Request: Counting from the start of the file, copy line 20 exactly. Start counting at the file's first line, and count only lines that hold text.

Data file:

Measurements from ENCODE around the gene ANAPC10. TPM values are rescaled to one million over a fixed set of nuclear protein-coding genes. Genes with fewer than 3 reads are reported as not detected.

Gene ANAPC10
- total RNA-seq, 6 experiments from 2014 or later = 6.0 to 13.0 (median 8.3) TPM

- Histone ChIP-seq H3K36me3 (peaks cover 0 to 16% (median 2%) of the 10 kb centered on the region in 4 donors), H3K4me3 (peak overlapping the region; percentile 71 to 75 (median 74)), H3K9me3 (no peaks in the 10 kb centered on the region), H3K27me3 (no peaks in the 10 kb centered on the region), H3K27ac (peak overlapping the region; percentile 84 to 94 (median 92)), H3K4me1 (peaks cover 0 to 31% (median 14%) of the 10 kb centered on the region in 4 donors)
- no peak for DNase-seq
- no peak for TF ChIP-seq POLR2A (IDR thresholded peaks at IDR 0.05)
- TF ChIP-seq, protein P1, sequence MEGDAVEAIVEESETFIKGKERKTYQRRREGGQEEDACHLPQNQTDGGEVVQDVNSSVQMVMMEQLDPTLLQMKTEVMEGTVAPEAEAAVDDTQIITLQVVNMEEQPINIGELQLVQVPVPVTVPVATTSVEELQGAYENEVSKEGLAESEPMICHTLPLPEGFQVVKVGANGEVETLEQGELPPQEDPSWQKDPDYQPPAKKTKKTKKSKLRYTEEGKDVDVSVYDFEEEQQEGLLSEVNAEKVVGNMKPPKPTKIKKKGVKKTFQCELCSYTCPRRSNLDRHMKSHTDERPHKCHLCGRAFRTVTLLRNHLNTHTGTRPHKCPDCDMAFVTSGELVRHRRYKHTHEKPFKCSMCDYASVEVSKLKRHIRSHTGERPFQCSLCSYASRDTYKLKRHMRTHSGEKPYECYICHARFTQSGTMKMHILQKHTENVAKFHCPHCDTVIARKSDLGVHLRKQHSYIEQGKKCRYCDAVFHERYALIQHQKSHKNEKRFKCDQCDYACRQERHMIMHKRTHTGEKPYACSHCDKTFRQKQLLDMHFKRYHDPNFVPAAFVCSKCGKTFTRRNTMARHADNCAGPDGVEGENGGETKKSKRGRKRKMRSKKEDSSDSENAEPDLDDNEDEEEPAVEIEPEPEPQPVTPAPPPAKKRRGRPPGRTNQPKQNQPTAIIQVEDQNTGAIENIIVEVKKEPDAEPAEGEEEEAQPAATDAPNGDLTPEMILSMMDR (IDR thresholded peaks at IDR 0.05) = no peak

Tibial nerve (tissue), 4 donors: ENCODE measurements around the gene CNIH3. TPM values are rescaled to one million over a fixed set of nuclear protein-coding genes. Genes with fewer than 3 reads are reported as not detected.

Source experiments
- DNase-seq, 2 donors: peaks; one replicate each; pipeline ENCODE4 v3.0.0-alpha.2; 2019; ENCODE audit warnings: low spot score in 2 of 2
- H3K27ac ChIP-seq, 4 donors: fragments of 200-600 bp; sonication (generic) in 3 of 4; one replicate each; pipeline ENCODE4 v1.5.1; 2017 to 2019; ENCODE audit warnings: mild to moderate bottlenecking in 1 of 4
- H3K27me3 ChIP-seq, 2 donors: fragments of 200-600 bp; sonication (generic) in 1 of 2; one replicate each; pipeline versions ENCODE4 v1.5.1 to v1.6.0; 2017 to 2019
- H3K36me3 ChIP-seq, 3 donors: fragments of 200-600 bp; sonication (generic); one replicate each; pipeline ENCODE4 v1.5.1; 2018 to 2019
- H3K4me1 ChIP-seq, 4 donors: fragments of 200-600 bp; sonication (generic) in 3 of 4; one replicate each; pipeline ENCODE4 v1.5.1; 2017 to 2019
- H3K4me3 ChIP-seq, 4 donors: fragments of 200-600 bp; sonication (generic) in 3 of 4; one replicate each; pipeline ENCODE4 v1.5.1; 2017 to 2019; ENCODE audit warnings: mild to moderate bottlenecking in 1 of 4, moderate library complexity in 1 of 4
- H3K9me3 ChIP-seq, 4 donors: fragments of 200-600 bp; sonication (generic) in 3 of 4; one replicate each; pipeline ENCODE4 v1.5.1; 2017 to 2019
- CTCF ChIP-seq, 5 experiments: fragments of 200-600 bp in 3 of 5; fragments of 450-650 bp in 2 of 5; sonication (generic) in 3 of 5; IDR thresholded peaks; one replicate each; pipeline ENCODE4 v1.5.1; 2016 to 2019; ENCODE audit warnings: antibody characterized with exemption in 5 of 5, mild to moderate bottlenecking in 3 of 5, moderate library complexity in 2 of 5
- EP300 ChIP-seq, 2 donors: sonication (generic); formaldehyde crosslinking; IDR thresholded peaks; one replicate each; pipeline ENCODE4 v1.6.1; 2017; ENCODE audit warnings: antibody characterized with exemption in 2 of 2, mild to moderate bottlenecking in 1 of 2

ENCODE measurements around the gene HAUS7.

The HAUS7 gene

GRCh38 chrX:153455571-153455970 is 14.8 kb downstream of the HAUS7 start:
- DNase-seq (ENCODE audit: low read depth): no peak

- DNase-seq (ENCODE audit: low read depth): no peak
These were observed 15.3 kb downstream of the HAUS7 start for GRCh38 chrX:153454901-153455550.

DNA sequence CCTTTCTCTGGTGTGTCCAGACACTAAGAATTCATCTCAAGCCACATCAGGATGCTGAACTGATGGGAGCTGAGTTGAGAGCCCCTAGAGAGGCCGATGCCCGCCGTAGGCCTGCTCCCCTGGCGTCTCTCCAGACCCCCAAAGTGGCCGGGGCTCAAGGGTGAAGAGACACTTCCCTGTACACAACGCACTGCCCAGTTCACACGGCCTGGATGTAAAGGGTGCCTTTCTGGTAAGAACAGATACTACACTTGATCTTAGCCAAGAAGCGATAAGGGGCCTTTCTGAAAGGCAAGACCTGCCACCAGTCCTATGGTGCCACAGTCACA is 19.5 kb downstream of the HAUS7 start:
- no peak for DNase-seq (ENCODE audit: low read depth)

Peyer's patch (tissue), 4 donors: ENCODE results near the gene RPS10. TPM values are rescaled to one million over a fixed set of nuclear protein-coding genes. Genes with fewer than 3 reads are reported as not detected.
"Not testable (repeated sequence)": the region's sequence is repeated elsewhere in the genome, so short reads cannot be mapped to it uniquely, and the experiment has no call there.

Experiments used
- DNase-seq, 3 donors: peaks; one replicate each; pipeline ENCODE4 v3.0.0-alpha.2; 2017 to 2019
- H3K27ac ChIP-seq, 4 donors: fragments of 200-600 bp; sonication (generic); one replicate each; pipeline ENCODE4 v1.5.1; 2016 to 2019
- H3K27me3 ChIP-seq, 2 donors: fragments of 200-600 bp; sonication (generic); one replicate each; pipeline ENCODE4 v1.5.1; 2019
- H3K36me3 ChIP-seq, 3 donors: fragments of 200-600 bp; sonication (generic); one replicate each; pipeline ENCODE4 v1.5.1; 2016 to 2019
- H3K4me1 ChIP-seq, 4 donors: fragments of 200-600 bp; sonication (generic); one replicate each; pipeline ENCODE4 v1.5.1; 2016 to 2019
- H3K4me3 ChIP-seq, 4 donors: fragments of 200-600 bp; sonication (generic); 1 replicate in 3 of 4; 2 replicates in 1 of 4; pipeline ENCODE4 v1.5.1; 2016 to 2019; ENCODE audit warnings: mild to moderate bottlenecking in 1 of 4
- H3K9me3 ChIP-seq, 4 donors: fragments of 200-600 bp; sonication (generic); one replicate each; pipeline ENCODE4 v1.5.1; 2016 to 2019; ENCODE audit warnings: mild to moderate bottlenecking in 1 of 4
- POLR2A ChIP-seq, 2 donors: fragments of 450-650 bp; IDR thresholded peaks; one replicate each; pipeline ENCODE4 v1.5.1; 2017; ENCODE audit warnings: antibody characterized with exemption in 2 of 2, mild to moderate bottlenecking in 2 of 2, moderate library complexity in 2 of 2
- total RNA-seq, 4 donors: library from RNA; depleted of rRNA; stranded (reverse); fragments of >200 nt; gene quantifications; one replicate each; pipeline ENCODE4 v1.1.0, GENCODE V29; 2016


The HAUS7 gene